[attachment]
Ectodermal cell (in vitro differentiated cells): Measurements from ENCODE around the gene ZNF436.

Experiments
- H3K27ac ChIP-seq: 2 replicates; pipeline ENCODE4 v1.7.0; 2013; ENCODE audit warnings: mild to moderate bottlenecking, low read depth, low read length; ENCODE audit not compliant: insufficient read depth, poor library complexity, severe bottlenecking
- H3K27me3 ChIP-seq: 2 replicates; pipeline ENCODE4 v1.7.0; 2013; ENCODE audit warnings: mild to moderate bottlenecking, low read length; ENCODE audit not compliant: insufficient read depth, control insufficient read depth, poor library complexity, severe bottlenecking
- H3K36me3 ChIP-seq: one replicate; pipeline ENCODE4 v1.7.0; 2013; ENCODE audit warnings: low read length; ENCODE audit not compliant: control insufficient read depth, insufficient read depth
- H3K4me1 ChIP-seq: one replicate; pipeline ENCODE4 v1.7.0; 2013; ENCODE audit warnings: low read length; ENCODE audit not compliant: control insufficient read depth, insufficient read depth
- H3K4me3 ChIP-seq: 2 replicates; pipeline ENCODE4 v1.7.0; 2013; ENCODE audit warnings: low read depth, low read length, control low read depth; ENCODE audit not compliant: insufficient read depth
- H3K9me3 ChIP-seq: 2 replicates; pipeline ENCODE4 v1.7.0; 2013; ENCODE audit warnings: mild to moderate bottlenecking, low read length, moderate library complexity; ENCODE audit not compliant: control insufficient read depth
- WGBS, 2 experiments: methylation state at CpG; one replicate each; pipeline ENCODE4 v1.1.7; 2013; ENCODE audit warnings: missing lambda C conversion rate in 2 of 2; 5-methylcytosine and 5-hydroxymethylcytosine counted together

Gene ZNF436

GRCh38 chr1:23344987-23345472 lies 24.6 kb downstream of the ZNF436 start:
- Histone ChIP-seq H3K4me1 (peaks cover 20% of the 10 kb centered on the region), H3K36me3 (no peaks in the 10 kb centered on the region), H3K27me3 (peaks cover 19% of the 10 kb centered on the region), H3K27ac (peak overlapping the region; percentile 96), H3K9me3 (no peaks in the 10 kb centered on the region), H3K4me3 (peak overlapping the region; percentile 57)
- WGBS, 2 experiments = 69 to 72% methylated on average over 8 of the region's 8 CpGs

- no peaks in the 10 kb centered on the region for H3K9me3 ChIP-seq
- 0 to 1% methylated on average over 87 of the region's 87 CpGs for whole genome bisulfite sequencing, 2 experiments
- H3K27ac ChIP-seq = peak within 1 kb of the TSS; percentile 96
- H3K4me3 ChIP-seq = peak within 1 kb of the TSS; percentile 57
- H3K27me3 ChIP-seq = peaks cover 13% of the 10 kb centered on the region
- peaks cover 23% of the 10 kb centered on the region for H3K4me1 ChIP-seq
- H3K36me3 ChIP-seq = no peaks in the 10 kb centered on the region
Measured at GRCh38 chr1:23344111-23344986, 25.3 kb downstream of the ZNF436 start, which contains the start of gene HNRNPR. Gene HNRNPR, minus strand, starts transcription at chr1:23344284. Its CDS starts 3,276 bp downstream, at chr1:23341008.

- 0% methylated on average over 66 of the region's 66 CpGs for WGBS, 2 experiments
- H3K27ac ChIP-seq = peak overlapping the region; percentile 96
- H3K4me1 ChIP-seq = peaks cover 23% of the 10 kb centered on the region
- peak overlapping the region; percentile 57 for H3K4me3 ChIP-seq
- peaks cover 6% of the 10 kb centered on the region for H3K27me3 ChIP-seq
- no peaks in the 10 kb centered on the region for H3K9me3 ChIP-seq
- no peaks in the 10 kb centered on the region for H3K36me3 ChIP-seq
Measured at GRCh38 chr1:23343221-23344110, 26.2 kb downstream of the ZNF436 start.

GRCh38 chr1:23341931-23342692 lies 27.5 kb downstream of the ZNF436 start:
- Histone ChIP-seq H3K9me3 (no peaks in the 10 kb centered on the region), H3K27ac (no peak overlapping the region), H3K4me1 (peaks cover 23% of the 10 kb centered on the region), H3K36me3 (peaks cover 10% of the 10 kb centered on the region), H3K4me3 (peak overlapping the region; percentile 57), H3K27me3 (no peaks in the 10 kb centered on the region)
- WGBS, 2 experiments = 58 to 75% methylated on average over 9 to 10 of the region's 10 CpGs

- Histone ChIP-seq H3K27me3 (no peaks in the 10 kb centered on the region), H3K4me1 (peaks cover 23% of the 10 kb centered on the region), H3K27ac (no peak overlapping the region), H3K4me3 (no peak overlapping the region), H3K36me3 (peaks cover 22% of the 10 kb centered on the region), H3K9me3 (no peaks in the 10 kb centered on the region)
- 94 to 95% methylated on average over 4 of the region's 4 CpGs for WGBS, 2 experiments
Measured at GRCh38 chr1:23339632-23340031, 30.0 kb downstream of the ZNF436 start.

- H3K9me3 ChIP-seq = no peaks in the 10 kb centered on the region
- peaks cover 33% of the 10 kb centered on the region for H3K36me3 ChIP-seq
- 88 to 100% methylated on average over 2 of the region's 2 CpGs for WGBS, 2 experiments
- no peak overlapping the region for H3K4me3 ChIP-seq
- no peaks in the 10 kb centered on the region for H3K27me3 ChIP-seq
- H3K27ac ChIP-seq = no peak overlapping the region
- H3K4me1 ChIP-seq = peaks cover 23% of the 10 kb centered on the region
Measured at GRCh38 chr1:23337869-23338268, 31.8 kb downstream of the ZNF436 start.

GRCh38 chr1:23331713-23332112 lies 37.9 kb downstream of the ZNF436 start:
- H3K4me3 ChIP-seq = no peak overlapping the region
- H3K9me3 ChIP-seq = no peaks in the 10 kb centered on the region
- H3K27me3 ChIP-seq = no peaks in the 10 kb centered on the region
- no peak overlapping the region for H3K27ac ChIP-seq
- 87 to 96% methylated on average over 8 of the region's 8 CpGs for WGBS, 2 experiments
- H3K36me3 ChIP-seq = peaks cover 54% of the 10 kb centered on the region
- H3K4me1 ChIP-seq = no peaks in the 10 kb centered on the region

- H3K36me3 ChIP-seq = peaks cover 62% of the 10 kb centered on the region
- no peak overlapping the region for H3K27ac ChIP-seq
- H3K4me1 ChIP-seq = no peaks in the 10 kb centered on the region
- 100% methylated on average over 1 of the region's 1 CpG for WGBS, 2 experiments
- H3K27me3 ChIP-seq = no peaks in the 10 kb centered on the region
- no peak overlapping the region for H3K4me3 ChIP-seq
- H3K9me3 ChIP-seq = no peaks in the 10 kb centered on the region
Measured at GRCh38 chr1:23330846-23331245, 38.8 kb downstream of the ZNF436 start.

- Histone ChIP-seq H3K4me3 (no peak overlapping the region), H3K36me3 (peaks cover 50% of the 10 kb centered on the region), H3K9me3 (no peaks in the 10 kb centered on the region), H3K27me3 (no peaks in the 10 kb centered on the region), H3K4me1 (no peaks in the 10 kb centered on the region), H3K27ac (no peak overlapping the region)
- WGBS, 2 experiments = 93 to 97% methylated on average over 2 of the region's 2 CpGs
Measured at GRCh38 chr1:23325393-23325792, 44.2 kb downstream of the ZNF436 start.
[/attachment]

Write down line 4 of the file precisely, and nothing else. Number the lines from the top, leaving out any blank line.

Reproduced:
- H3K27me3 ChIP-seq: 2 replicates; pipeline ENCODE4 v1.7.0; 2013; ENCODE audit warnings: mild to moderate bottlenecking, low read length; ENCODE audit not compliant: insufficient read depth, control insufficient read depth, poor library complexity, severe bottlenecking